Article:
A technical assessment of the utility of reverse phase protein arrays for the study of the functional proteome in non-microdissected human breast cancers

Bryan T. Hennessy, Yiling Lu, Ana Maria Gonzalez-Angulo, Mark S. Carey, Simen Myhre, Zhenlin Ju, Michael A. Davies, Wenbin Liu, Kevin Coombes, Funda Meric-Bernstam, Isabelle Bedrosian, Mollianne McGahren, Roshan Agarwal, Fan Zhang, Jens Overgaard, Jan Alsner, Richard M. Neve, Wen Lin Kuo, Joe W. Gray, Anne Lise Borresen-DaleGordon B. Mills

Research output: Contribution to journalArticle

145 Scopus citations

Abstract

Introduction: The lack of large panels of validated antibodies, tissue handling variability, and intratumoral heterogeneity potentially hamper comprehensive study of the functional proteome in non-microdissected solid tumors. The purpose of this study was to address these concerns and to demonstrate clinical utility for the functional analysis of proteins in non-microdissected breast tumors using reverse phase protein arrays (RPPA). Methods: Herein, 82 antibodies that recognize kinase and steroid signaling proteins and effectors were validated for RPPA. Intraslide and interslide coefficients of variability were <15%. Multiple sites in non-microdissected breast tumors were analyzed using RPPA after intervals of up to 24 h on the benchtop at room temperature following surgical resection. Results: Twenty-one of 82 total and phosphoproteins demonstrated time-dependent instability at room temperature with most variability occurring at later time points between 6 and 24 h. However, the 82-protein functional proteomic "fingerprint" was robust in most tumors even when maintained at room temperature for 24 h before freezing. In repeat samples from each tumor, intratumoral protein levels were markedly less variable than intertumoral levels. Indeed, an independent analysis of prognostic biomarkers in tissue from multiple tumor sites accurately and reproducibly predicted patient outcomes. Significant correlations were observed between RPPA and immunohistochemistry. However, RPPA demonstrated a superior dynamic range. Classification of 128 breast cancers using RPPA identified six subgroups with markedly different patient outcomes that demonstrated a significant correlation with breast cancer subtypes identified by transcriptional profiling. Conclusion: Thus, the robustness of RPPA and stability of the functional proteomic "fingerprint" facilitate the study of the functional proteome in non-microdissected breast tumors.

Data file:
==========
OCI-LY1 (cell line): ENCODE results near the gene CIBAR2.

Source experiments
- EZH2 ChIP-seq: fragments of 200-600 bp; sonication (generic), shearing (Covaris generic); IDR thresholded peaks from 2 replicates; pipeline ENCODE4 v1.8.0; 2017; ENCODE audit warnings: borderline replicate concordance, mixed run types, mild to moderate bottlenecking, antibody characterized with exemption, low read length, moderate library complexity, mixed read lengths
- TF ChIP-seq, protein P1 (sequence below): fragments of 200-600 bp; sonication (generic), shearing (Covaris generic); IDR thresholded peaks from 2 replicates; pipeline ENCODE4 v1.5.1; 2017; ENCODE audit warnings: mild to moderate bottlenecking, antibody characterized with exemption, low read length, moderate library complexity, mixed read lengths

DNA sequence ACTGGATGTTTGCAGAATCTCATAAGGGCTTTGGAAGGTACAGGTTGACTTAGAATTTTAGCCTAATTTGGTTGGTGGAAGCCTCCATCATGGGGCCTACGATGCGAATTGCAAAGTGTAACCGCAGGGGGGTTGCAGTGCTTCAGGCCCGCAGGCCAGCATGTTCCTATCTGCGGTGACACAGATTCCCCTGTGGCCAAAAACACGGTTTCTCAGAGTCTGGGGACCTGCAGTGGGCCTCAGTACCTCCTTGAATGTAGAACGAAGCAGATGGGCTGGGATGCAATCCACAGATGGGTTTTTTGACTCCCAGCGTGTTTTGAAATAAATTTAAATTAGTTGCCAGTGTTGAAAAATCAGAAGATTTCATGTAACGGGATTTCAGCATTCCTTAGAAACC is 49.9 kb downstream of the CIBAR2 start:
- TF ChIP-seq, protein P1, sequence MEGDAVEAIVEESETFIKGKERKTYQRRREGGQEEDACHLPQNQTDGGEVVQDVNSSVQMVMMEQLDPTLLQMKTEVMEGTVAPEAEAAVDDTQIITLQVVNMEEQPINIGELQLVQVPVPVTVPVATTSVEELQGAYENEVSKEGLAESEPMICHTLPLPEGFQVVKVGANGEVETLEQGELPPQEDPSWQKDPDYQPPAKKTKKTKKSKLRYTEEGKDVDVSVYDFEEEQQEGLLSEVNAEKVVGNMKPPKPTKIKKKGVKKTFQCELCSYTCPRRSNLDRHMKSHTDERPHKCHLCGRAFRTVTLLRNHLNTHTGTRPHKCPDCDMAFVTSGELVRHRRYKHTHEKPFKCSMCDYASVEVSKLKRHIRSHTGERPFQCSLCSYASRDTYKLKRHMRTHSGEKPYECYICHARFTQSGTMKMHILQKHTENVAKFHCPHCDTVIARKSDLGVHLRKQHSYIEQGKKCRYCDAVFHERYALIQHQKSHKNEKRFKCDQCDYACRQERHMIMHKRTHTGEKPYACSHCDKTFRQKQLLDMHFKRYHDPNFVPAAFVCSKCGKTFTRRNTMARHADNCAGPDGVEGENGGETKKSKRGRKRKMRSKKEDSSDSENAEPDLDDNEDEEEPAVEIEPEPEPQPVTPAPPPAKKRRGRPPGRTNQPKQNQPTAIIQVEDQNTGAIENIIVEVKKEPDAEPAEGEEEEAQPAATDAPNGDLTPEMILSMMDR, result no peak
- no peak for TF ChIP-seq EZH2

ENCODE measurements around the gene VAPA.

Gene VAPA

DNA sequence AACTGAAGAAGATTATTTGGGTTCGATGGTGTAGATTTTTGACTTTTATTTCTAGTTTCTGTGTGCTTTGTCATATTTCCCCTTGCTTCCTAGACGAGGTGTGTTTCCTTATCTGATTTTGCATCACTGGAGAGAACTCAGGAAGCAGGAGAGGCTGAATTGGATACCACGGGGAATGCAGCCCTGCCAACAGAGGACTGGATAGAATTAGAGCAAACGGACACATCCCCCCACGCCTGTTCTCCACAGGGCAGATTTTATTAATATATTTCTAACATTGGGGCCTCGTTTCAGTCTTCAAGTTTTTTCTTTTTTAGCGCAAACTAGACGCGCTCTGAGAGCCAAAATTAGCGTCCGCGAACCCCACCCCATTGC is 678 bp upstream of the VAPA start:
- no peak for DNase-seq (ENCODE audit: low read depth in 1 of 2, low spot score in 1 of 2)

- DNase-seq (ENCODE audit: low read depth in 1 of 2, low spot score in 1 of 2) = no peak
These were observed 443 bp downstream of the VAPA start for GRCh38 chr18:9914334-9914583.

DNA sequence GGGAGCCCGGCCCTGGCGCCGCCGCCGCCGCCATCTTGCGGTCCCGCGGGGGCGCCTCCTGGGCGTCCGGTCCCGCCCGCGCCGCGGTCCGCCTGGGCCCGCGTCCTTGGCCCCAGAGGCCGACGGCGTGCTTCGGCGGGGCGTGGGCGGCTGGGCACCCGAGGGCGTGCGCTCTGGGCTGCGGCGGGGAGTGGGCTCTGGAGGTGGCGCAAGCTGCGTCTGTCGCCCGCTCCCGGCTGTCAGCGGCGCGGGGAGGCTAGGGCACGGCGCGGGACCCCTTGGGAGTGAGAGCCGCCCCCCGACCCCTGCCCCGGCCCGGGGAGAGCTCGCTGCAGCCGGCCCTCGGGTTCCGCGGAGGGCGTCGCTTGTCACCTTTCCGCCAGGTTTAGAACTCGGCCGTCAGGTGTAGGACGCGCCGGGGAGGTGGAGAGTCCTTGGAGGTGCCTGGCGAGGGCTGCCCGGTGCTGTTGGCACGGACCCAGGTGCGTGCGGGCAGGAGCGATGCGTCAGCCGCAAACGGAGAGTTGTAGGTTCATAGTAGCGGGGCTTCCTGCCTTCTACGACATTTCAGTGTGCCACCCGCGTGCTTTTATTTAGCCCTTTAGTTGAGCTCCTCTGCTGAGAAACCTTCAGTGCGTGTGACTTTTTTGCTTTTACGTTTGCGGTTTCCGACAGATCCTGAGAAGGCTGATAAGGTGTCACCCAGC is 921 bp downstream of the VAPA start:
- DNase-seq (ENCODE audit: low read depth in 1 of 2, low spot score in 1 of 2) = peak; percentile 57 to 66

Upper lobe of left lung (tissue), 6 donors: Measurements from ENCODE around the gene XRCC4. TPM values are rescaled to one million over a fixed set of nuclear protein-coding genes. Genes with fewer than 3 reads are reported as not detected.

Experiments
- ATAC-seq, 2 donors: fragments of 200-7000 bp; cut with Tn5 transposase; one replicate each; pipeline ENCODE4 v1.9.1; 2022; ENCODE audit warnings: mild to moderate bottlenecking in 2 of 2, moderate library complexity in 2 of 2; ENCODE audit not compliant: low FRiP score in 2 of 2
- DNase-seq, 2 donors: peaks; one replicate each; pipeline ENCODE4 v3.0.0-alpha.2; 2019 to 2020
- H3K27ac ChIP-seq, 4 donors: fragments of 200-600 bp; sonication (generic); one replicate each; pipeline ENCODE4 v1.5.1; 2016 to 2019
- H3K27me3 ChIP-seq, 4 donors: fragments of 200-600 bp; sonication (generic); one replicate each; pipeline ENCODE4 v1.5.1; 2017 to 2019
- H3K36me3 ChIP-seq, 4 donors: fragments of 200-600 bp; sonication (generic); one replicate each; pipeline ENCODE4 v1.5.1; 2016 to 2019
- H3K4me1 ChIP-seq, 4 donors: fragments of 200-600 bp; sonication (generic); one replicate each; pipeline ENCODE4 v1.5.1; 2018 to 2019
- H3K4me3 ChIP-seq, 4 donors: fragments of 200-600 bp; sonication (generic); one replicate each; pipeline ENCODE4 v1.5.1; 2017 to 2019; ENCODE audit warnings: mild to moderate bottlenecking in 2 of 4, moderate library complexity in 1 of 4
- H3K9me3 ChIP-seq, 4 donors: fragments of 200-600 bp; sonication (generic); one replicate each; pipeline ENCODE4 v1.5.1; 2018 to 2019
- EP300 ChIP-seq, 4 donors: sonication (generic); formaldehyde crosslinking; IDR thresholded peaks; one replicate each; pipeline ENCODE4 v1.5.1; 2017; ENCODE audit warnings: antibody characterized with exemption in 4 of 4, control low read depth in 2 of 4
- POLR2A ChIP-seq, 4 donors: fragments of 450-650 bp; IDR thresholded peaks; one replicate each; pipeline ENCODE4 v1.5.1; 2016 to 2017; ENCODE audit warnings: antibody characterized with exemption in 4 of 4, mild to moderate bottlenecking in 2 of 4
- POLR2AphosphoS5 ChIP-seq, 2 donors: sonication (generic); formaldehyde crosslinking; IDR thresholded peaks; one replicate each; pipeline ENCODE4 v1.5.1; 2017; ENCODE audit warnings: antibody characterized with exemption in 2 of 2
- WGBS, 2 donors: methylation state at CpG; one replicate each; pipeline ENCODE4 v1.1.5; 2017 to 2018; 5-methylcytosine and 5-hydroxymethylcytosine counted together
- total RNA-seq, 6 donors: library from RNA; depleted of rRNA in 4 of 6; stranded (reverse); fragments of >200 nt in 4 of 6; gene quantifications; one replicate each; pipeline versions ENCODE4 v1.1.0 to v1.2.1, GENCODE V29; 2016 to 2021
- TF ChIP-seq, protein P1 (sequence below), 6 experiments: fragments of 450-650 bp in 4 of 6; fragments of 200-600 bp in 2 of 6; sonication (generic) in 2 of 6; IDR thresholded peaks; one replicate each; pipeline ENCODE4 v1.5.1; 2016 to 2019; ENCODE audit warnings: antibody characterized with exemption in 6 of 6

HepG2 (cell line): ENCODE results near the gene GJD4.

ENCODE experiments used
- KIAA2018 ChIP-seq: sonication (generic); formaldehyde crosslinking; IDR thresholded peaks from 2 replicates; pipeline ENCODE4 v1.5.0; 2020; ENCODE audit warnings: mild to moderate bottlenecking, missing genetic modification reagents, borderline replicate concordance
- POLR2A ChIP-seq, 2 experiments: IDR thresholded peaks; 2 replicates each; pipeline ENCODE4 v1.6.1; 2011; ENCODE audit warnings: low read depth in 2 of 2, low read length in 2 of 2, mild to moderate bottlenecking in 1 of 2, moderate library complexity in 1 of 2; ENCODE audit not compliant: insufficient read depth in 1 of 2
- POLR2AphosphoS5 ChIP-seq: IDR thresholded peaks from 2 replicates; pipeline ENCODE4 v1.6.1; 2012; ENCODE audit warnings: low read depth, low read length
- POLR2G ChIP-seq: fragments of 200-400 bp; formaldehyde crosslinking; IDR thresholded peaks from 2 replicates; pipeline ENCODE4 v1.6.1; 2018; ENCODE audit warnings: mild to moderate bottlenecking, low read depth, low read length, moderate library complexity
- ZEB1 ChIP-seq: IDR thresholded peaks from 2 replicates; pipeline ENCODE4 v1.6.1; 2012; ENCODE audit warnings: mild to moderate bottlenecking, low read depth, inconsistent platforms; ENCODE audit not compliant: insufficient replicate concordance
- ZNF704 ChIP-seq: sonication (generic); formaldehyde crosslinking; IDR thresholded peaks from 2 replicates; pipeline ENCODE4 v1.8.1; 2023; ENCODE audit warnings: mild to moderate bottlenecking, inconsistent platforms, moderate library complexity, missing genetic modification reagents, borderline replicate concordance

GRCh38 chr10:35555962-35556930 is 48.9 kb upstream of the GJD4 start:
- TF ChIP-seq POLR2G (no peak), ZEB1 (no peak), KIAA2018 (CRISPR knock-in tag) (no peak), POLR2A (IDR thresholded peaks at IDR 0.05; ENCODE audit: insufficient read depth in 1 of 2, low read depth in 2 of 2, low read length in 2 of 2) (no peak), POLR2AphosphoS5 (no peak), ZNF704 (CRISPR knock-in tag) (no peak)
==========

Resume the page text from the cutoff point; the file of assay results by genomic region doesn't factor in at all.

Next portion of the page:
Original languageEnglish (US)
Pages (from-to)129-151
Number of pages23
JournalClinical Proteomics
Volume6
Issue number4
DOIs
StatePublished - Dec 1 2010

Keywords

  • Breast cancer
  • Functional proteome
  • Kinase signaling
  • RPPA
  • Steroid signaling

ASJC Scopus subject areas

  • Molecular Medicine
  • Molecular Biology
  • Clinical Biochemistry

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    Hennessy, B. T., Lu, Y., Gonzalez-Angulo, A. M., Carey, M. S., Myhre, S., Ju, Z., Davies, M. A., Liu, W., Coombes, K., Meric-Bernstam, F., Bedrosian, I., McGahren, M., Agarwal, R., Zhang, F., Overgaard, J., Alsner, J., Neve, R. M., Kuo, W. L., Gray, J. W., ... Mills, G. B. (2010). A technical assessment of the utility of reverse phase protein arrays for the study of the functional proteome in non-microdissected human breast cancers. Clinical Proteomics, 6(4), 129-151. https://doi.org/10.1007/s12014-010-9055-y